FRENCH WOMAN DOES GET FILM: Mireille Guiliano is taking her bestseller “French Women Don’t Get Fat” to the silver screen. Hilary Swank has acquired the rights to produce the flick and the Academy Award-winning actress might star in the romantic comedy, as well. There’s no telling which designers will make the final cut. But Guiliano, who headed up LVMH Moët Hennessy Louis Vuitton’s Veuve Clicquot unit until last year, certainly knows her designer labels.
This story first appeared in the August 25, 2008 issue of WWD. Subscribe Today.
NIKE HITS TOWN: Residents of Mercer Street between Grand and Howard got a late start on sleep Thursday evening while Nike marked the opening of its first stand-alone Nike Sportswear store, with various fashion and sports celebs storming the block. The company cordoned off the area, building a fake stadium outside the store, which features exclusive product launches such as The Flywire Windrunner (a high-tech jacket), and the Air Max 90 Flywire and the 21 Mercer Nike LunaRacer (both running sneakers). As Mark Ronson spun tunes from the “bleachers,” Alexander Wang, Cecilia Dean, Spike Lee and Katy Perry (on the arm of Travis McCoy of Gym Class Heroes) made the rounds among players in town for the U.S. Open, including Roger Federer (who ducked out on the earlier side), Serena Williams and Maria Sharapova. “The lines in the store are a combination of performance products and special pieces we made for the Olympics,” said Jesse Leyva, footwear designer for Nike Sportswear. Leyva believes the big attraction will likely be the bespoke footwear service, which will begin taking appointments this fall. “It’s basically taking the technology for different sneakers and using it to create a totally unique shoe.”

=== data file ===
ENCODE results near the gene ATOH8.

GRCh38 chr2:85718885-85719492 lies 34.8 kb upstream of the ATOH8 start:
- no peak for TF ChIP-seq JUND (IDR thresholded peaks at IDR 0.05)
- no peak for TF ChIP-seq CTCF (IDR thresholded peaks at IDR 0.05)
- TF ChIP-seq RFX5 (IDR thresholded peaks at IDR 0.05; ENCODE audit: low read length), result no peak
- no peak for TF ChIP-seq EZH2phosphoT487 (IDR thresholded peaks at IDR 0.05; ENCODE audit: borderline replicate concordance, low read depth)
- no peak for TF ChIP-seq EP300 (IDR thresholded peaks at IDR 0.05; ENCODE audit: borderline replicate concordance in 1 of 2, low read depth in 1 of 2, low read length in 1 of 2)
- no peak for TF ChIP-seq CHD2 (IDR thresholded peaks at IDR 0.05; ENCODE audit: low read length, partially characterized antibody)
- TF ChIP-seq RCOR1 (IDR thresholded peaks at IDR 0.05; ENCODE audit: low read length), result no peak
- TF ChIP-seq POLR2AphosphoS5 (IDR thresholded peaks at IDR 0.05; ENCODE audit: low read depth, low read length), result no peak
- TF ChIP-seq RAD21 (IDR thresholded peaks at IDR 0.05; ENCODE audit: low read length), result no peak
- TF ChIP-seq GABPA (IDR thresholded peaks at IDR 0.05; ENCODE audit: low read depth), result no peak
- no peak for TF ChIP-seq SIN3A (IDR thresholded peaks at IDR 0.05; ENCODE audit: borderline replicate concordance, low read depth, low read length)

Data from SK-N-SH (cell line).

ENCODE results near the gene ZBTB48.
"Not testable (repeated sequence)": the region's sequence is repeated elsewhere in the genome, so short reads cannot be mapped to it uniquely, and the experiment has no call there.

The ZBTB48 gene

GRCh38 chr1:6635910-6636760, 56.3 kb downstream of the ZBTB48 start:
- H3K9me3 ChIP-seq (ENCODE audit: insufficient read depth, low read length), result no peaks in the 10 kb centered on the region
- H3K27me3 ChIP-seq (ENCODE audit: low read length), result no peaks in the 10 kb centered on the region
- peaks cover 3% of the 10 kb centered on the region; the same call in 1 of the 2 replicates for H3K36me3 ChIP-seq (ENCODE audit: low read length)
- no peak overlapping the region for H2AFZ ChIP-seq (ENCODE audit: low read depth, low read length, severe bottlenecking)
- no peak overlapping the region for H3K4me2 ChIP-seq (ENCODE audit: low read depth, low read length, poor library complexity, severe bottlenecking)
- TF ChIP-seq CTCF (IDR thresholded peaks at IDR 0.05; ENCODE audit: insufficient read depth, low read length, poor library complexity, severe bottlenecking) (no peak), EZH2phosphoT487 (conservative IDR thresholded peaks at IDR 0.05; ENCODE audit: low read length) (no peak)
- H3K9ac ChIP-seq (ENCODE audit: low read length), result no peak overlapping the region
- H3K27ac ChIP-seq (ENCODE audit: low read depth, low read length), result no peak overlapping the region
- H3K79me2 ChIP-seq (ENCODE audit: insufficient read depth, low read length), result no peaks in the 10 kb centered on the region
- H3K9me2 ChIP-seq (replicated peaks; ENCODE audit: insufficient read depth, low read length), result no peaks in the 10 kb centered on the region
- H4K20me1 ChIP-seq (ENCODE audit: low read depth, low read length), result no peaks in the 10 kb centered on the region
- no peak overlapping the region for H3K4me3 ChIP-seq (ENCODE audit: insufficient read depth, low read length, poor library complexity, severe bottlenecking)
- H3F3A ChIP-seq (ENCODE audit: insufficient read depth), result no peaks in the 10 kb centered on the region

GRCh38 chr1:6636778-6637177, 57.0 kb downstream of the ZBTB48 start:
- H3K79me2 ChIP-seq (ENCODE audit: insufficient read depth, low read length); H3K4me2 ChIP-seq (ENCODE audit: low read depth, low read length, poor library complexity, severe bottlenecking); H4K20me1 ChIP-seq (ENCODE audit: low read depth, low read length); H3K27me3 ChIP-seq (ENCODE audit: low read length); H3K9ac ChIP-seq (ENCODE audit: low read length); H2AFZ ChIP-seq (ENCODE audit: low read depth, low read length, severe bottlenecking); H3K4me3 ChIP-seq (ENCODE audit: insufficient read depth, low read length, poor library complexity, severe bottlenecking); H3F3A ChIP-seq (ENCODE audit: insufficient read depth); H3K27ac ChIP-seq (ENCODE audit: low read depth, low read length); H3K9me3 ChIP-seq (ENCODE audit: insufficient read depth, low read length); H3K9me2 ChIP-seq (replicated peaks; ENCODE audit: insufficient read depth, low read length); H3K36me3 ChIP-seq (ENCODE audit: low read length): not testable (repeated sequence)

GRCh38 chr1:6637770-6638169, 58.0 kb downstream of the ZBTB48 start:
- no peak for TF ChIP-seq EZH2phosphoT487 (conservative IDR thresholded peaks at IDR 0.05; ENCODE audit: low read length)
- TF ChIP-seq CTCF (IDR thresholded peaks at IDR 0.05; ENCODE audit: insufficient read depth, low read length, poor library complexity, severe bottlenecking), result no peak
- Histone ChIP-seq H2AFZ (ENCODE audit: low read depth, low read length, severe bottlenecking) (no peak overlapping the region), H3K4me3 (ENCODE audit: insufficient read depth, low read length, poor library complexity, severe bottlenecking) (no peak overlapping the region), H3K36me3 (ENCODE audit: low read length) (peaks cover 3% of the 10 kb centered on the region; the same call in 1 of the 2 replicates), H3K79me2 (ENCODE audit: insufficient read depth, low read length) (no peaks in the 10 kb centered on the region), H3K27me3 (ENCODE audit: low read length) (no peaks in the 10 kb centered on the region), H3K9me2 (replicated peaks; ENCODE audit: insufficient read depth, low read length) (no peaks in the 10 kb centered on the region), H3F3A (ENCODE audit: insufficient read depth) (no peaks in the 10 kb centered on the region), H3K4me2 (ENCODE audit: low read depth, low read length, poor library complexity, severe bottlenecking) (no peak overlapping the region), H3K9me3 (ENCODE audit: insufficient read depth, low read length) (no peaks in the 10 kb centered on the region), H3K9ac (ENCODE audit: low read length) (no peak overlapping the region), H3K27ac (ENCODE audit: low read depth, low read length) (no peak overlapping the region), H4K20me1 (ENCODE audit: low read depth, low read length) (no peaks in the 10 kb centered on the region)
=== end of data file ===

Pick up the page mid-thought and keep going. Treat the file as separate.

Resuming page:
A MAN’S MAN: Macy’s is about as close to fashion week as you’ll find Andy Roddick. The tennis heartthrob signed autographs for a line of hundreds of fans, which wrapped around the men’s department at Macy’s Herald Square on Thursday night, to fete the Lacoste look he will wear at the U.S. Open. “There are stripes across,” Roddick said, describing his U.S. Open shirt. “It’s classic and traditional, like Lacoste. I have a white one for day, and a black one for night.” After the Open, does he have plans to absorb a little more fashion at New York Fashion Week? “Um, no,” he smiled. “The only one I’ve ever been to was Lacoste.”